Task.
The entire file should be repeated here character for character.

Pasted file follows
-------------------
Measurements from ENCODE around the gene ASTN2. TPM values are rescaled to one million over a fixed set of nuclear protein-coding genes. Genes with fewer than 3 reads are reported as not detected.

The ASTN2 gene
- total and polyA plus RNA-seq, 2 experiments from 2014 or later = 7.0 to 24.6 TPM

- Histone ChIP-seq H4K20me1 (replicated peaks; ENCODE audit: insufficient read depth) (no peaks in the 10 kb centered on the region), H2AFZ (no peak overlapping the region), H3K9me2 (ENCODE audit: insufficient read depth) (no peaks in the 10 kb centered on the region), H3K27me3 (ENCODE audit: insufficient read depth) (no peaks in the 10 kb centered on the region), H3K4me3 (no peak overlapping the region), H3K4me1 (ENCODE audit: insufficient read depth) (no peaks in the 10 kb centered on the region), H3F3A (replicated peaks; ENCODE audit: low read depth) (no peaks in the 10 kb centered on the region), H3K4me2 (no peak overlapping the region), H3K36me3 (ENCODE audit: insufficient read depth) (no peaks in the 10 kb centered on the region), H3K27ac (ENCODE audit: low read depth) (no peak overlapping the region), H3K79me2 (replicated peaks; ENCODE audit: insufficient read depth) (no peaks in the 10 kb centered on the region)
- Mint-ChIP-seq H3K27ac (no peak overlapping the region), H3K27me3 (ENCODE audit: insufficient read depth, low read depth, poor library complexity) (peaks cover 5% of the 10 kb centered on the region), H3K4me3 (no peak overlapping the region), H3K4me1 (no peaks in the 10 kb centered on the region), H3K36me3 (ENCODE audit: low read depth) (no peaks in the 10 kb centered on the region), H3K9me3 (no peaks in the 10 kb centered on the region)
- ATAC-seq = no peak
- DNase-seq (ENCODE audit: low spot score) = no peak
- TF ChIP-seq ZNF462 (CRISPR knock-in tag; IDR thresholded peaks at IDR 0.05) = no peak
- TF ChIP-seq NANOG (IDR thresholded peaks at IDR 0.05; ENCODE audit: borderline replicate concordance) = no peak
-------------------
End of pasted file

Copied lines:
Measurements from ENCODE around the gene ASTN2. TPM values are rescaled to one million over a fixed set of nuclear protein-coding genes. Genes with fewer than 3 reads are reported as not detected.

The ASTN2 gene
- total and polyA plus RNA-seq, 2 experiments from 2014 or later = 7.0 to 24.6 TPM

- Histone ChIP-seq H4K20me1 (replicated peaks; ENCODE audit: insufficient read depth) (no peaks in the 10 kb centered on the region), H2AFZ (no peak overlapping the region), H3K9me2 (ENCODE audit: insufficient read depth) (no peaks in the 10 kb centered on the region), H3K27me3 (ENCODE audit: insufficient read depth) (no peaks in the 10 kb centered on the region), H3K4me3 (no peak overlapping the region), H3K4me1 (ENCODE audit: insufficient read depth) (no peaks in the 10 kb centered on the region), H3F3A (replicated peaks; ENCODE audit: low read depth) (no peaks in the 10 kb centered on the region), H3K4me2 (no peak overlapping the region), H3K36me3 (ENCODE audit: insufficient read depth) (no peaks in the 10 kb centered on the region), H3K27ac (ENCODE audit: low read depth) (no peak overlapping the region), H3K79me2 (replicated peaks; ENCODE audit: insufficient read depth) (no peaks in the 10 kb centered on the region)
- Mint-ChIP-seq H3K27ac (no peak overlapping the region), H3K27me3 (ENCODE audit: insufficient read depth, low read depth, poor library complexity) (peaks cover 5% of the 10 kb centered on the region), H3K4me3 (no peak overlapping the region), H3K4me1 (no peaks in the 10 kb centered on the region), H3K36me3 (ENCODE audit: low read depth) (no peaks in the 10 kb centered on the region), H3K9me3 (no peaks in the 10 kb centered on the region)
- ATAC-seq = no peak
- DNase-seq (ENCODE audit: low spot score) = no peak
- TF ChIP-seq ZNF462 (CRISPR knock-in tag; IDR thresholded peaks at IDR 0.05) = no peak
- TF ChIP-seq NANOG (IDR thresholded peaks at IDR 0.05; ENCODE audit: borderline replicate concordance) = no peak